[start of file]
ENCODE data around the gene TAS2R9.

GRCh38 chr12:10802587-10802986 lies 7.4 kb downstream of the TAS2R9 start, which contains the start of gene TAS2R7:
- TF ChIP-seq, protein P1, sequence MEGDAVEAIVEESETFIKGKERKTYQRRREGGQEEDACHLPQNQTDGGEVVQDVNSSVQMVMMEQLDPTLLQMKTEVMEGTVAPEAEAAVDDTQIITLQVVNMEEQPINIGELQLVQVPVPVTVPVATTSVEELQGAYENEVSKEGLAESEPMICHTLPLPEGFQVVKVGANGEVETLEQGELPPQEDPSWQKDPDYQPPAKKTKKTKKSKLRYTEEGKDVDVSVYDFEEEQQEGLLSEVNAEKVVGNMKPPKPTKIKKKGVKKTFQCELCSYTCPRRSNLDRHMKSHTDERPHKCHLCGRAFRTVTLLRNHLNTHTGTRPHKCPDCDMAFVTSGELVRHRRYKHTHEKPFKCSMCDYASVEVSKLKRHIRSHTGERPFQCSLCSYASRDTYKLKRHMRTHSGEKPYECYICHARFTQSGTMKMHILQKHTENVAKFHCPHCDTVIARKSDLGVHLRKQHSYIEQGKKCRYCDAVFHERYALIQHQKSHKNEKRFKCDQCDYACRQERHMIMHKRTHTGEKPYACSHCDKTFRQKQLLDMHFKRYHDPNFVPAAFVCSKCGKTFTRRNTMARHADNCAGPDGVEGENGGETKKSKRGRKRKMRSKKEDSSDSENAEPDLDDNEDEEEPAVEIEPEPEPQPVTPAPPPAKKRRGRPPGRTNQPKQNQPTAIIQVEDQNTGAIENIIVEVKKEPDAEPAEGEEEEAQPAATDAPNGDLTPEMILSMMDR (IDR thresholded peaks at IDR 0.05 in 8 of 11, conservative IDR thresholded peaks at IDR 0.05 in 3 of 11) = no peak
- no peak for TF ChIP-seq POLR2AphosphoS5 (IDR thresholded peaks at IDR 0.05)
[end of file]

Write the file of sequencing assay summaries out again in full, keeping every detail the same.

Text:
ENCODE data around the gene TAS2R9.

GRCh38 chr12:10802587-10802986 lies 7.4 kb downstream of the TAS2R9 start, which contains the start of gene TAS2R7:
- TF ChIP-seq, protein P1, sequence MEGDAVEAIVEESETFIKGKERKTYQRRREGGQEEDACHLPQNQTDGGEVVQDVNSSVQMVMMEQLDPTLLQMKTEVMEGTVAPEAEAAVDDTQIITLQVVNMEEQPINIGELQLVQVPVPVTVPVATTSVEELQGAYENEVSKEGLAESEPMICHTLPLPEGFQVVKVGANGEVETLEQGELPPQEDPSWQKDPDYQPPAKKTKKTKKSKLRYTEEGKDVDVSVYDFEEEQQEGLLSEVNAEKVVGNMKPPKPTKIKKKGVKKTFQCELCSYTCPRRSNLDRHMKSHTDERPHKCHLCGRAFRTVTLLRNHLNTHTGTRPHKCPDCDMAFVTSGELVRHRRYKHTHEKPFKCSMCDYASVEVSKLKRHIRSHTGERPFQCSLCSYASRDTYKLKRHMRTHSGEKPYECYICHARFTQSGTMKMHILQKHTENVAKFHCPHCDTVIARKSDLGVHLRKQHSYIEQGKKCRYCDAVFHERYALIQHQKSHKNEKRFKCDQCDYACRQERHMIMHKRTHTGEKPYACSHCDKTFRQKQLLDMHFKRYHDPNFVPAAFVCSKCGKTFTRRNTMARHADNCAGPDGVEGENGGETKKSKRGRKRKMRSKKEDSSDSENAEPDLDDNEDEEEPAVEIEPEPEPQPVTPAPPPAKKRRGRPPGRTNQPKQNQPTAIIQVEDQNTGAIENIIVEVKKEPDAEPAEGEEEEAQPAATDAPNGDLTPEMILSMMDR (IDR thresholded peaks at IDR 0.05 in 8 of 11, conservative IDR thresholded peaks at IDR 0.05 in 3 of 11) = no peak
- no peak for TF ChIP-seq POLR2AphosphoS5 (IDR thresholded peaks at IDR 0.05)